By Clare Barclay, Chief Executive Officer, Microsoft UK
I am delighted that Microsoft has been named as a Principal Partner for the UN Climate Change Conference UK 2021 (COP26) and that the UK will be playing such a pivotal role in delivering climate progress.
We have a very limited amount of time to accomplish what will be the most significant behavioural, technological and societal transformation in modern human history. We must reverse the negative impacts of the industrial revolution and the last hundred years whilst holding onto the advances in medicine, science, food production and energy provision that have enabled our way of life to exist.
Doing so will require transitioning to net zero through carbon reduction and removal strategies. Failing to do so risks unprecedented social and economic disruption. This year, the 26th United Nations Climate Change Conference of the Parties (COP26), represents in many ways our last chance to agree on a coordinated approach. But it is also an opportunity. The UK led the world once in transforming industry and society, now we must do so again.
The decisions we make in the months ahead must establish the conditions for inclusive economic opportunity and societal resilience against climate change. Our involvement in COP26 follows bold sustainability commitments that we made in 2020. These include a plan to be carbon negative by 2030, remove from the environment all the carbon Microsoft has emitted since its founding by 2050, be water positive by 2030, zero waste by 2030 and to protect ecosystems by developing a Planetary Computer.
There is no other forum like COP26 to bring the people needed together to focus on all the ways to drive change. It offers the opportunity for public and private collaboration to establish the conditions for a net zero economy and share learnings on our journey to reduce carbon emissions.
We appreciate it is challenging to make and meet meaningful carbon reduction goals without the ability to measure carbon emissions. That is why we will be focused on:
- The meaning of net zero – a global definition for any net zero commitment grounded in both carbon removal and reduction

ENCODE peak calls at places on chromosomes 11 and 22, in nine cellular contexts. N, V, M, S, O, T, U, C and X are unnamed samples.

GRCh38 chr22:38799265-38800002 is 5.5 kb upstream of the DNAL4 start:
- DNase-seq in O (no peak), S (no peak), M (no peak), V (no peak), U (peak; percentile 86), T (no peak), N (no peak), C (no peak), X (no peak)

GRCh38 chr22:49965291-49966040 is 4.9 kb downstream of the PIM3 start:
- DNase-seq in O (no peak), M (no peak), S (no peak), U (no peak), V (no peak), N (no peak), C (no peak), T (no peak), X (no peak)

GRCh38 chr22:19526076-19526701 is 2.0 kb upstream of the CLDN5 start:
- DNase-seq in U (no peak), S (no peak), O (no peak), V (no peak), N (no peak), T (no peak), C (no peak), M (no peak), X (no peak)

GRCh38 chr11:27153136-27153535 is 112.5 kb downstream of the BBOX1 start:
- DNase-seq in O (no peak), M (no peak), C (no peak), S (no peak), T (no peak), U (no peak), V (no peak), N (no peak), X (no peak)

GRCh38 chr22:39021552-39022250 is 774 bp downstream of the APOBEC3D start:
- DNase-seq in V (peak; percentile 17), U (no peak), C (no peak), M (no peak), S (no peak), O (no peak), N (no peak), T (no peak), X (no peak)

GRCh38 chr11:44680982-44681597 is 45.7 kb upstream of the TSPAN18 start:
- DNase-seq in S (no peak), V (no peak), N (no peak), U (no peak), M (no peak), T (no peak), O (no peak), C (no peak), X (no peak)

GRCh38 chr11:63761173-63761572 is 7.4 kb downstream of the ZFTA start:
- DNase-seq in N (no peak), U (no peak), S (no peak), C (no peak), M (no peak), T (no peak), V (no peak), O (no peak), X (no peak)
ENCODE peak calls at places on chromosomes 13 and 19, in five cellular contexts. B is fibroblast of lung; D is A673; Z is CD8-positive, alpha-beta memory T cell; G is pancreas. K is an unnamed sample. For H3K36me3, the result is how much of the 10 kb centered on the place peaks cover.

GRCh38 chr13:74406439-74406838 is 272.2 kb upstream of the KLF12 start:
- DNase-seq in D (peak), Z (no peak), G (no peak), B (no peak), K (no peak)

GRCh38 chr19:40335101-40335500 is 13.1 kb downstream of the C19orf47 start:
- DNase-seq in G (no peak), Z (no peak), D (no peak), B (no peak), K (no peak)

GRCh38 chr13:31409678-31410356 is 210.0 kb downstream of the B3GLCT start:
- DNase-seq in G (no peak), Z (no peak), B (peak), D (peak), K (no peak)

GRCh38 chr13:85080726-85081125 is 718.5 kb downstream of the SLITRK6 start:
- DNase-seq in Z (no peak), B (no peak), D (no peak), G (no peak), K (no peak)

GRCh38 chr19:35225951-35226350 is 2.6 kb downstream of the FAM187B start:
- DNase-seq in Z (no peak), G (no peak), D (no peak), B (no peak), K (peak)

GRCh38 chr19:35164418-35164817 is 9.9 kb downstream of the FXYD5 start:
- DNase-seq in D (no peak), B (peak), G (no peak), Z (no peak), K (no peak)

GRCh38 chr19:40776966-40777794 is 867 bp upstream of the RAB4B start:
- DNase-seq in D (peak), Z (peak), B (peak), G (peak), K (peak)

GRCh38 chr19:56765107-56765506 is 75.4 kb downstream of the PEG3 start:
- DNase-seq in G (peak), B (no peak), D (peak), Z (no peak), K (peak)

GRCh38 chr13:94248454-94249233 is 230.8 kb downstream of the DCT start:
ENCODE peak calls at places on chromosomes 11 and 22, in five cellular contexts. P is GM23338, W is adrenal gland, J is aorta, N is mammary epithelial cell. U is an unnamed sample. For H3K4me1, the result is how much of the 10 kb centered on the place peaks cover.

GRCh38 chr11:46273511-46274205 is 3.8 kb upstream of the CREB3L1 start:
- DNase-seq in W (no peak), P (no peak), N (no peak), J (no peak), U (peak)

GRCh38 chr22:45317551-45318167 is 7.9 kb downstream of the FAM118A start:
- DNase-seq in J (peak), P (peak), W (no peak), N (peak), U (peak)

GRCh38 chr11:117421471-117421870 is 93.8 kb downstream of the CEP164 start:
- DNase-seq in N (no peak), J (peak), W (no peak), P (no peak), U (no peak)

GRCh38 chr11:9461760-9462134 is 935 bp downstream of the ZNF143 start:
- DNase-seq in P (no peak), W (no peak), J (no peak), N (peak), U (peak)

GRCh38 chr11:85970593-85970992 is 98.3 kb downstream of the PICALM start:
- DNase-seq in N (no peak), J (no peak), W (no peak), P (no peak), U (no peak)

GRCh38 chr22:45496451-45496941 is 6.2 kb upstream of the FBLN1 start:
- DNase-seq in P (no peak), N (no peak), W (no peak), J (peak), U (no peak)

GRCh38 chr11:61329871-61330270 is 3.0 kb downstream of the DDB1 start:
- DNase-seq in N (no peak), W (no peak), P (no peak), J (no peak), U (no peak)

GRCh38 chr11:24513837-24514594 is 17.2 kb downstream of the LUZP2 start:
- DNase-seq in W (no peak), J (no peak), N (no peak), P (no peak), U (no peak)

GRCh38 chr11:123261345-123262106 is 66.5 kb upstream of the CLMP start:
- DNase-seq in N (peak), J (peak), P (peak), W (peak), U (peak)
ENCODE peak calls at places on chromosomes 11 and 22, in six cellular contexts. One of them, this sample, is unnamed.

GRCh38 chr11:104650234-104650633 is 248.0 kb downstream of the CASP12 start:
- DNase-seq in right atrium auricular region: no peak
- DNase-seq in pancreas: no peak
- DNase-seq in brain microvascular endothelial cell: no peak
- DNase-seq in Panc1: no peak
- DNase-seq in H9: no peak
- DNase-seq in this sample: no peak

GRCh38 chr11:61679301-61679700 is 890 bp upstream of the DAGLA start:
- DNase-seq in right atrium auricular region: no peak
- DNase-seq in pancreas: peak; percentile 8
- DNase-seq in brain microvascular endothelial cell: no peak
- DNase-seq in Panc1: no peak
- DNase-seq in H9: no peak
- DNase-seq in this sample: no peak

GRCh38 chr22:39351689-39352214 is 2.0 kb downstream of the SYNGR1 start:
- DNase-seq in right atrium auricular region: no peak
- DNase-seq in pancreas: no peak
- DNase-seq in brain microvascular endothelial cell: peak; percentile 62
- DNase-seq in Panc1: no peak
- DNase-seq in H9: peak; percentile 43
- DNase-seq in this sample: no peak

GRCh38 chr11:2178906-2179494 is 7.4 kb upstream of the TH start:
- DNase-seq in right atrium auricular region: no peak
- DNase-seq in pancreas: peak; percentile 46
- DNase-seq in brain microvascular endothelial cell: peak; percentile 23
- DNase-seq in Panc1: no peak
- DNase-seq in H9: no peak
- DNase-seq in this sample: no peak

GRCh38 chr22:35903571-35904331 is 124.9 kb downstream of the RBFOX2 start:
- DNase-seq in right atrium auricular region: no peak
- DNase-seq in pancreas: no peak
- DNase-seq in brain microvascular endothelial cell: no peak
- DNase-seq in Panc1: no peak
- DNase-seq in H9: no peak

- The measurement of net zero – protocols and digital tools to ensure that progress reported on an accounting statement is truly progress
- The markets to support net zero – both the financial and human investment needed across the economy.
We believe in the transformative potential for technology to help find solutions to some of the biggest climate challenges facing the UK. Edge compute power and IoT for climate risk adaptation strategies to protect society from the impacts of extreme weather including flash floods and heatwaves with data for more accurate weather warnings and decision making. AI, cloud and data science for robust emissions measurement and digital twins to improve load demand on the grid and deliver the renewable and sustainable energy sources that people so desperately want.
As host nation, the UK has everything it needs to play a leading role in tackling climate change, but the next chapter requires wholescale business and sector transformation. Earlier this year the UK government enshrined in law a new target to slash emissions by 78% by 2035 compared to 1990 levels, building on a 2019 pledge to achieve net-zero emissions by 2050. A third of the UK’s biggest companies have followed suit, signing up to the United Nations’ Race to Zero campaign.
At COP26 we want to help governments and organisations better understand and access digital technologies that can help with end-to-end carbon reduction strategies. The UK has a huge opportunity in November to take a lead in the digitisation of the net zero transition. We are helping organisations to measure, map and model current and future energy use and carbon impact. We want more organisations to take control of their own environmental impact, better understand carbon emissions, measure them and accurately account for their reduction.
Using our digital technologies, NatWest is helping businesses better understand their carbon footprint and create tailored action plans; GRIDSERVE opened the first electric car forecourt run entirely on the cloud, which makes charging a car as simple as filling up; and we’re building a powerful Met Office supercomputer to further the UK’s capability to model climate change and lead in climate science expertise.
Sharing expertise and working together creates positive results, which is why it’s inspiring to see that so many nations will attend COP26 this year.
While the summit will be a key moment in building a net-zero legacy, the work begins now. As the UK recovers from the COVID-19 pandemic, it’s important that we build back stronger with sustainability in mind. Money and jobs must flow into carbon reduction and removal.
In doing so, we will create a healthy society and a healthy economy here in the UK and beyond.
To learn more about Microsoft’s sustainability work, click here.